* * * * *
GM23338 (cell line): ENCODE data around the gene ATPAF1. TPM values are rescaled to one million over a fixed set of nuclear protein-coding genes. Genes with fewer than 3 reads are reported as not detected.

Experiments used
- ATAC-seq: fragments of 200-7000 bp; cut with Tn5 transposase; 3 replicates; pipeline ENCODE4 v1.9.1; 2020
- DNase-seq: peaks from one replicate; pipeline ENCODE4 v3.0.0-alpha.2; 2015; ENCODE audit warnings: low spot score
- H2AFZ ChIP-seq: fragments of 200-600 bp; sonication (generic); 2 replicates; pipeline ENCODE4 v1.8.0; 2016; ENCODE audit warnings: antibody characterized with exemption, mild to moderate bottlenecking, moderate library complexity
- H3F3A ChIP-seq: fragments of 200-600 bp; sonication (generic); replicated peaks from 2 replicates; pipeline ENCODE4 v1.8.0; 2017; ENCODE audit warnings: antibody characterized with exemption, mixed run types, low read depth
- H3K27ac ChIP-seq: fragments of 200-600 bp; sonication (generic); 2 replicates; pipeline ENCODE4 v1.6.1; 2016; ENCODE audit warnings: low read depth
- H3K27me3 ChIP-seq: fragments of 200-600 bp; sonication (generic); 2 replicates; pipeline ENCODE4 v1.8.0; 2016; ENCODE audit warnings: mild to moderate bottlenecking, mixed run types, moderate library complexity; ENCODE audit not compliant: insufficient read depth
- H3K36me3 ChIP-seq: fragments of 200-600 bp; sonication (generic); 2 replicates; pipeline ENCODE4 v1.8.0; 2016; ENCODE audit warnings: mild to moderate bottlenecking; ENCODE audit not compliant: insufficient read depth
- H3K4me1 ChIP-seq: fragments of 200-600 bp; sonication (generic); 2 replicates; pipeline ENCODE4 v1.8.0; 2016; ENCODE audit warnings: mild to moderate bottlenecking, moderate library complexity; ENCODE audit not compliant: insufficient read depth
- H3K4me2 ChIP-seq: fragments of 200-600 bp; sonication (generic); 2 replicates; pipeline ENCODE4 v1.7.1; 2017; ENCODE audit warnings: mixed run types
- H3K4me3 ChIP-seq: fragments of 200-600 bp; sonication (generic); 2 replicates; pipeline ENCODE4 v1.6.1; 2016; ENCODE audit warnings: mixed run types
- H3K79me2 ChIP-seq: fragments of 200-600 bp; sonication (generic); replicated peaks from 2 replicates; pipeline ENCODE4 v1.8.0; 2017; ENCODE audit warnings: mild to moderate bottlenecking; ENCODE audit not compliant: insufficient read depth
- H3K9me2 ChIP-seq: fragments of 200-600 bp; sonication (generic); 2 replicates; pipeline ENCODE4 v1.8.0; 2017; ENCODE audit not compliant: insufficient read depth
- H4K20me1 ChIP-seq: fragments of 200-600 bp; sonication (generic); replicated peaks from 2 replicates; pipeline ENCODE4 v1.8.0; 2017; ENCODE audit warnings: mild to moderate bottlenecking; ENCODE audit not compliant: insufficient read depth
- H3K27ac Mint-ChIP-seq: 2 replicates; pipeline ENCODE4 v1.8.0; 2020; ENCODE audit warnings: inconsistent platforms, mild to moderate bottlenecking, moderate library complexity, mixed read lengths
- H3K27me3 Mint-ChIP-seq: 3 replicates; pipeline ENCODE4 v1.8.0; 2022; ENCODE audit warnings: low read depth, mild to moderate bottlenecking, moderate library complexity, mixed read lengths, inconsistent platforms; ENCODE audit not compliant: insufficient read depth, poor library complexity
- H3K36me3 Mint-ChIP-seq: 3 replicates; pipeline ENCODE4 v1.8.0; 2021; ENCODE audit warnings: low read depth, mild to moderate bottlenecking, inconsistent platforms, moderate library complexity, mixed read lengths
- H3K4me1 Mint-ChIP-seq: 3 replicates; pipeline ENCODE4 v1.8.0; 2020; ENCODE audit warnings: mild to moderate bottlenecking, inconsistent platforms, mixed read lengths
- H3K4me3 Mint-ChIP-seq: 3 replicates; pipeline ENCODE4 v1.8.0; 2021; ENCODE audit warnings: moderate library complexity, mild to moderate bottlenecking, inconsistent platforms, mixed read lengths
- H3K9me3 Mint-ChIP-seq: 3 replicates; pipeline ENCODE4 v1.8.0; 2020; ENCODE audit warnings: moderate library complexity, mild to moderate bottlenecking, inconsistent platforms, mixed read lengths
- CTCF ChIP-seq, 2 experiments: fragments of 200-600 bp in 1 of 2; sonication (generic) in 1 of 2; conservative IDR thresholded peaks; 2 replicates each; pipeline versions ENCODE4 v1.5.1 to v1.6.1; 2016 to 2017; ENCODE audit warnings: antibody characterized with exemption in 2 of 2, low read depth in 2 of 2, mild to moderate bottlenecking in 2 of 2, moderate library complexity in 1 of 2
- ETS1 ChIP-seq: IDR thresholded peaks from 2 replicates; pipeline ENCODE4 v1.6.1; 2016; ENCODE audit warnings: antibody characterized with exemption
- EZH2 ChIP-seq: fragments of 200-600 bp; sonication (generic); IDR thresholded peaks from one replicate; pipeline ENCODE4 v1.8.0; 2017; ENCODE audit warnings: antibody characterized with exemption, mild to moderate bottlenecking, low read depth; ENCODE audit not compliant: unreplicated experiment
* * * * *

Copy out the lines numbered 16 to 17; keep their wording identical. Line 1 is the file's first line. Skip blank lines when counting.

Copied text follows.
- H3K27ac Mint-ChIP-seq: 2 replicates; pipeline ENCODE4 v1.8.0; 2020; ENCODE audit warnings: inconsistent platforms, mild to moderate bottlenecking, moderate library complexity, mixed read lengths
- H3K27me3 Mint-ChIP-seq: 3 replicates; pipeline ENCODE4 v1.8.0; 2022; ENCODE audit warnings: low read depth, mild to moderate bottlenecking, moderate library complexity, mixed read lengths, inconsistent platforms; ENCODE audit not compliant: insufficient read depth, poor library complexity